(Gen. 22:1-19) Why did God command a human sacrifice?

Regarding this passage, atheist Richard Dawkins writes,

By the standards of modern morality, this disgraceful story is an example simultaneously of child abuse, bullying in two asymmetrical power relationships, and the first recorded use of the Nuremberg defence: ‘I was only obeying orders.’ Yet the legend is one of the great foundational myths of all three monotheistic religions.[1]

Let’s consider a number of different objections raised up against this passage:

OBJECTION #1: This passage commands the barbaric act of human sacrifice.

RESPONSE: Actually, this passage is odd because the Bible repeatedly condemns human sacrifice. In fact, both the Law and the Prophets banned this practice. The Law of Moses outlawed human sacrifice right from the beginning (Lev. 18:21; 20:2-5; Deut. 12:31) and the later prophets decried the practice, as well. For instance, human sacrifice was one of the reasons that Israel was exiled from their land (Ezek. 16:20-21). Later in Ezekiel, we read, “When you offer your gifts, when you cause your sons to pass through the fire, you are defiling yourselves with all your idols to this day” (Ezek. 20:31). In addition, the prophet Jeremiah writes, “They have built the high places of Topheth, which is in the valley of the son of Hinnom, to burn their sons and their daughters in the fire, which I did not command, and it did not come into My mind” (Jer. 7:31).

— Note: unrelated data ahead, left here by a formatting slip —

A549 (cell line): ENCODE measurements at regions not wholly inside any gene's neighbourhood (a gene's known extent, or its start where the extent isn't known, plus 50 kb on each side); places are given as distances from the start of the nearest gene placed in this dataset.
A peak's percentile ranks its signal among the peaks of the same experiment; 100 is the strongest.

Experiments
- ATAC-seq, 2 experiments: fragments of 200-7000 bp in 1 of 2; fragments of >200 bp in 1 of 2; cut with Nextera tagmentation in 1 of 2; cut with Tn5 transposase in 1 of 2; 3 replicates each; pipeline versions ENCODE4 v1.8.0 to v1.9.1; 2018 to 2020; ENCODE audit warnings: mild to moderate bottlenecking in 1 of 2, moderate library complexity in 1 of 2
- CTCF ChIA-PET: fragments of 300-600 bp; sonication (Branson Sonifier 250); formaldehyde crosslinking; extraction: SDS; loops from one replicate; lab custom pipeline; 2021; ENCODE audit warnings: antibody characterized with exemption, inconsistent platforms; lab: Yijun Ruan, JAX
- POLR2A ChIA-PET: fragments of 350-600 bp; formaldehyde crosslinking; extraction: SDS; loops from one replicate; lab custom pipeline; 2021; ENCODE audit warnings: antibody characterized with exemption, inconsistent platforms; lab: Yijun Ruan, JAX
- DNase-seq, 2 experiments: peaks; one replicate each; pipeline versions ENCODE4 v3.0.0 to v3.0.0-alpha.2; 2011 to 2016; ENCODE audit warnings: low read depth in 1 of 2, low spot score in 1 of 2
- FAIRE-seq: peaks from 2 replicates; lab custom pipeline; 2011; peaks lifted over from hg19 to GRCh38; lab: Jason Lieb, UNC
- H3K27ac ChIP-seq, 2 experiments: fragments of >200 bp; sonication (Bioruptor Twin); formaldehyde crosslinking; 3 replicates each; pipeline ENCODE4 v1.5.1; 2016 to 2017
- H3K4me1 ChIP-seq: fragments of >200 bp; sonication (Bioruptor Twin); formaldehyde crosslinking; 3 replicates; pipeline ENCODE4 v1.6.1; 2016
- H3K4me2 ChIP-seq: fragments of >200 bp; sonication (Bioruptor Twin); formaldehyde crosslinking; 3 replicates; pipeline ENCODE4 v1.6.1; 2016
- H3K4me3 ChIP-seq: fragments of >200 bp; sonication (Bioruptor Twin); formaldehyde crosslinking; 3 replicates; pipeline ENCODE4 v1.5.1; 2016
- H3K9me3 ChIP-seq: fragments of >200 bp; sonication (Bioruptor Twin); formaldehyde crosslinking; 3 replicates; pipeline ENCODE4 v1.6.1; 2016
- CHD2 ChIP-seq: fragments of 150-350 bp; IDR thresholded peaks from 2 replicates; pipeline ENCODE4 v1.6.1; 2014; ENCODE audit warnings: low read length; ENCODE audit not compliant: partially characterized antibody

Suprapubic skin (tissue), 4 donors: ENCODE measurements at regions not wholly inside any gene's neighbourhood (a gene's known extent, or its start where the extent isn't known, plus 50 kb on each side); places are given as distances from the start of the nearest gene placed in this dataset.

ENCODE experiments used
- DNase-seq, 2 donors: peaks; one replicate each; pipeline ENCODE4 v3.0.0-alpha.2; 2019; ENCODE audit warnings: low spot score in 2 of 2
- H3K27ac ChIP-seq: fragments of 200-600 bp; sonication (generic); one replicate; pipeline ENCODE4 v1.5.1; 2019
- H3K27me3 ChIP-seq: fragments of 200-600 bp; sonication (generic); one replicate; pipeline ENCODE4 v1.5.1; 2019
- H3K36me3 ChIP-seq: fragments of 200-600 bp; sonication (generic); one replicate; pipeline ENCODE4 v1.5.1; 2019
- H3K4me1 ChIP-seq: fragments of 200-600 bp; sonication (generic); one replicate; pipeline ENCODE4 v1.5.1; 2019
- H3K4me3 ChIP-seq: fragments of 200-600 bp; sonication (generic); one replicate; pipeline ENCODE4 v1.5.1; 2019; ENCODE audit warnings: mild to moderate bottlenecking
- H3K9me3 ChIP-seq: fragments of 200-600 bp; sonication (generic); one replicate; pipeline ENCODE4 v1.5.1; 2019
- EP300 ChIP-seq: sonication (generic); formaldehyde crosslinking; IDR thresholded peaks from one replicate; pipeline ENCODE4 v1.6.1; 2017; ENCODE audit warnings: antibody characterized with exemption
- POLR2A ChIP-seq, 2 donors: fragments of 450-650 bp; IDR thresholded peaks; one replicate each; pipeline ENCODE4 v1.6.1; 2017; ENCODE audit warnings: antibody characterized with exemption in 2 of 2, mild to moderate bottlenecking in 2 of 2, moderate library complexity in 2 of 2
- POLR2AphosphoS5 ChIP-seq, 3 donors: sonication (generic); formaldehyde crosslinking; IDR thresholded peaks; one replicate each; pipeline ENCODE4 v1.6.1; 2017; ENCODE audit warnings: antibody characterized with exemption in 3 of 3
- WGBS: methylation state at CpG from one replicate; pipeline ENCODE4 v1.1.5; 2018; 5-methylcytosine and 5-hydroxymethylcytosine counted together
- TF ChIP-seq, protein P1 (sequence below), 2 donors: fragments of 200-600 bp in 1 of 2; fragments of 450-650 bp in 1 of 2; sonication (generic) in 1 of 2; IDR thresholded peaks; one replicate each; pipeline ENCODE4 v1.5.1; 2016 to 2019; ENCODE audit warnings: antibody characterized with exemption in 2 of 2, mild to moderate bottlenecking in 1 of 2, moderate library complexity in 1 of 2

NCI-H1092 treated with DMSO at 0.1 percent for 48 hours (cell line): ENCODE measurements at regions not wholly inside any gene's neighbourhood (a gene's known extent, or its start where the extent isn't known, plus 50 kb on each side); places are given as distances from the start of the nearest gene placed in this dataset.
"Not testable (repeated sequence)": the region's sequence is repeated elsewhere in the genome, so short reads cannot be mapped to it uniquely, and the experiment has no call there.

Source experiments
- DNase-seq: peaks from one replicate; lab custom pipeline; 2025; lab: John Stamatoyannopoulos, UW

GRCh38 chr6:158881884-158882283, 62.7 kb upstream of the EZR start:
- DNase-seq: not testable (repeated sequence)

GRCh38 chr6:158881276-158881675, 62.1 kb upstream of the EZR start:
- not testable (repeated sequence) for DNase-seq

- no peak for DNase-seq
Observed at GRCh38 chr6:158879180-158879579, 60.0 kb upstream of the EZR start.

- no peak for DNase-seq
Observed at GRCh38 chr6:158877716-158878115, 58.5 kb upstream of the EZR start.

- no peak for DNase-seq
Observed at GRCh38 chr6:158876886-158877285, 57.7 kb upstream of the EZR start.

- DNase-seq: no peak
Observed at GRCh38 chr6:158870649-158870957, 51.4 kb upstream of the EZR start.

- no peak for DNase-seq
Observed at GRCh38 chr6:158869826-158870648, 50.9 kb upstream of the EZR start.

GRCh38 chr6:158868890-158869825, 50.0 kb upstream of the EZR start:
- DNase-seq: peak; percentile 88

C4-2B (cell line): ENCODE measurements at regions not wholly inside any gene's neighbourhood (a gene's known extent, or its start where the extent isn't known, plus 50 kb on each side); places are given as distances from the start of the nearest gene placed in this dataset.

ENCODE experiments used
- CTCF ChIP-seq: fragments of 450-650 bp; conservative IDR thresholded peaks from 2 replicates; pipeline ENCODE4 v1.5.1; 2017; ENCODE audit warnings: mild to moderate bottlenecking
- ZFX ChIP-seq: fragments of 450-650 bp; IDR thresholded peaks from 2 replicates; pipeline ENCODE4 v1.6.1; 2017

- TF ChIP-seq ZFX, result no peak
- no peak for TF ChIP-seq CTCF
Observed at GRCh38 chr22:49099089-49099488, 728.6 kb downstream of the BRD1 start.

OBJECTION #2: If God hated this practice, then why did he command it?

RESPONSE: A number of responses can be made:

First, God never let Abraham hurt Isaac. Critics often overlook a very important fact in this story: Isaac was never harmed! It isn’t as though God commanded Abraham to kill Isaac, and he went through with it. Instead, God never allowed this to happen.

Second, Abraham knew that God had no intention of sacrificing Isaac. Abraham said, “I and the lad will go over there; and we will worship and return to you” (v.5). Clearly, Abraham believed that both of them would return unharmed. Abraham either believed that God would intervene to stop the knife, or he believed that God would raise Isaac from the dead. One of the main reasons why killing an innocent person is wrong is due to the fact that they will stay dead. However, Abraham believed that God would raise Isaac from the dead –in the event that a death took place (Heb. 11:19). Moreover, Abraham already had the promise that God would bless all nations through his seed (Gen. 12:1-3). Because Abraham had this promise, he knew that God would not terminate his line in this way.